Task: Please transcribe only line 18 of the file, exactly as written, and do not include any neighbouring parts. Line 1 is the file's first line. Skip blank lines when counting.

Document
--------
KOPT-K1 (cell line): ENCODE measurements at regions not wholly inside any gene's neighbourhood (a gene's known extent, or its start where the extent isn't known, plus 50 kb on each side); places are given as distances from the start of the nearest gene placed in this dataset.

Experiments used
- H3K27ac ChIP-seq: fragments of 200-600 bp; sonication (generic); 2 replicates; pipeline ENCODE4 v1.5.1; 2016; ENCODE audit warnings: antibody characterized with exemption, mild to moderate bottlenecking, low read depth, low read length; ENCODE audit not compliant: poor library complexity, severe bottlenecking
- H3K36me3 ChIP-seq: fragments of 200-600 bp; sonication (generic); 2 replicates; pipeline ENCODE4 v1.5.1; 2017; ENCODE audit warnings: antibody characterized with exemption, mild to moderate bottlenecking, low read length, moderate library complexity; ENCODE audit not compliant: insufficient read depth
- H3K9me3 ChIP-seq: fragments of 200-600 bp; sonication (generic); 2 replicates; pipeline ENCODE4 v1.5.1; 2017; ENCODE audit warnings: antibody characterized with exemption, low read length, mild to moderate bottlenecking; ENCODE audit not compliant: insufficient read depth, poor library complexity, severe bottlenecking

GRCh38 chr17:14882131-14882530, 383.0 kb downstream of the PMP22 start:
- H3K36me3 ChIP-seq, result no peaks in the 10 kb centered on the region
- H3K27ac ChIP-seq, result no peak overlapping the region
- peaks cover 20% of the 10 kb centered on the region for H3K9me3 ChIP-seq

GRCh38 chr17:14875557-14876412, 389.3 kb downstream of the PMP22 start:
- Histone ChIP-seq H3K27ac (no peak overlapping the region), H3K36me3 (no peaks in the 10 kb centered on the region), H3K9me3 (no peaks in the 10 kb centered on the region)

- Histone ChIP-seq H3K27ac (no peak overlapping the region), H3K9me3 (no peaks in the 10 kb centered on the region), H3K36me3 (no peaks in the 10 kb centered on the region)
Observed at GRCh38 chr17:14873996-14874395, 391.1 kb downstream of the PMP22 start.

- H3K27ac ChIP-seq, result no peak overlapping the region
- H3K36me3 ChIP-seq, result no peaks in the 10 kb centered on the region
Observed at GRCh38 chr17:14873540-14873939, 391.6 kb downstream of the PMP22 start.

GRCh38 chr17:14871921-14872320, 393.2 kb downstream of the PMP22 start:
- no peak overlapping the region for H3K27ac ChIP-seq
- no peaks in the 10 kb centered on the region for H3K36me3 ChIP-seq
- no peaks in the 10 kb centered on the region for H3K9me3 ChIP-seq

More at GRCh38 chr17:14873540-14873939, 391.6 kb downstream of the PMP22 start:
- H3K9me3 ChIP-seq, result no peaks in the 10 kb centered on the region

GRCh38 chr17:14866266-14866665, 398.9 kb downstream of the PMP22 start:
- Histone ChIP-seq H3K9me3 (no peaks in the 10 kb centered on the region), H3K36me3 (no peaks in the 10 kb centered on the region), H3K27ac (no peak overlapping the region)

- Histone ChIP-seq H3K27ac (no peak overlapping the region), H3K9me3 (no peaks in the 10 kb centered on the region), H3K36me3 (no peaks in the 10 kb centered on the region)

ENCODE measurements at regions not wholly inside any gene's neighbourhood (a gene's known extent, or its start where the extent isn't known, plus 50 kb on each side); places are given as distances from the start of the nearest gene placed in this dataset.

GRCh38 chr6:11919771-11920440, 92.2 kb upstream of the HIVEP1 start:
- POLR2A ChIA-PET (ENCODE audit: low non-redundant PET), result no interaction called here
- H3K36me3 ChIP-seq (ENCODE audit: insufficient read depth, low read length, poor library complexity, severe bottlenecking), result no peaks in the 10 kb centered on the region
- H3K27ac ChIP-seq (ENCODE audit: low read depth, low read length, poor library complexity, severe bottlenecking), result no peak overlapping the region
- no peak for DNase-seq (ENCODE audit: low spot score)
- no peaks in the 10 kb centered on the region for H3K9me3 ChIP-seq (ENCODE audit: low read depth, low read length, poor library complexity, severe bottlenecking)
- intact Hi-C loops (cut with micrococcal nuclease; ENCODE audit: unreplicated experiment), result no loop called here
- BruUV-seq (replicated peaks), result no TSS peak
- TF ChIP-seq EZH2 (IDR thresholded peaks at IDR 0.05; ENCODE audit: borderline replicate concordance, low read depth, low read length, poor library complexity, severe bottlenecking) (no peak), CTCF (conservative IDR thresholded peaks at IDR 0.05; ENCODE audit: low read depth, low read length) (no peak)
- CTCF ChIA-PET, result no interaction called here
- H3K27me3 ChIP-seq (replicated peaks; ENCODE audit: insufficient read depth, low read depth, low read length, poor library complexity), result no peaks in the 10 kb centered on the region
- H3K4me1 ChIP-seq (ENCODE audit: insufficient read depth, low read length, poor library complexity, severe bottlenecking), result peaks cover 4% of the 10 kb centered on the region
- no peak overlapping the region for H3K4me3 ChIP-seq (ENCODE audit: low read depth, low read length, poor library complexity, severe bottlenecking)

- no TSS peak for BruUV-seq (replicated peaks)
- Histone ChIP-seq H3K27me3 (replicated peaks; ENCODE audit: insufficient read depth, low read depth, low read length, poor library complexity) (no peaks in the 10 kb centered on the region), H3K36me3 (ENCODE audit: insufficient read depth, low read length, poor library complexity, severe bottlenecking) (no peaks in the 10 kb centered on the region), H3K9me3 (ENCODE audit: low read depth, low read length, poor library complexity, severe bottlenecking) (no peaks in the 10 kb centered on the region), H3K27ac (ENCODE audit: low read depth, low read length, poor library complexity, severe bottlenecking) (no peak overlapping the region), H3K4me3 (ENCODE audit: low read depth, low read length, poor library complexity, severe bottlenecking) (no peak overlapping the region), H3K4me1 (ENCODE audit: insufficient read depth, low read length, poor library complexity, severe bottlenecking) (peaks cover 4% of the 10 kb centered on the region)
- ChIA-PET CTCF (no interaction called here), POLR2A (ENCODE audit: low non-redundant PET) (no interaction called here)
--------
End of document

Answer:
- no peak overlapping the region for H3K27ac ChIP-seq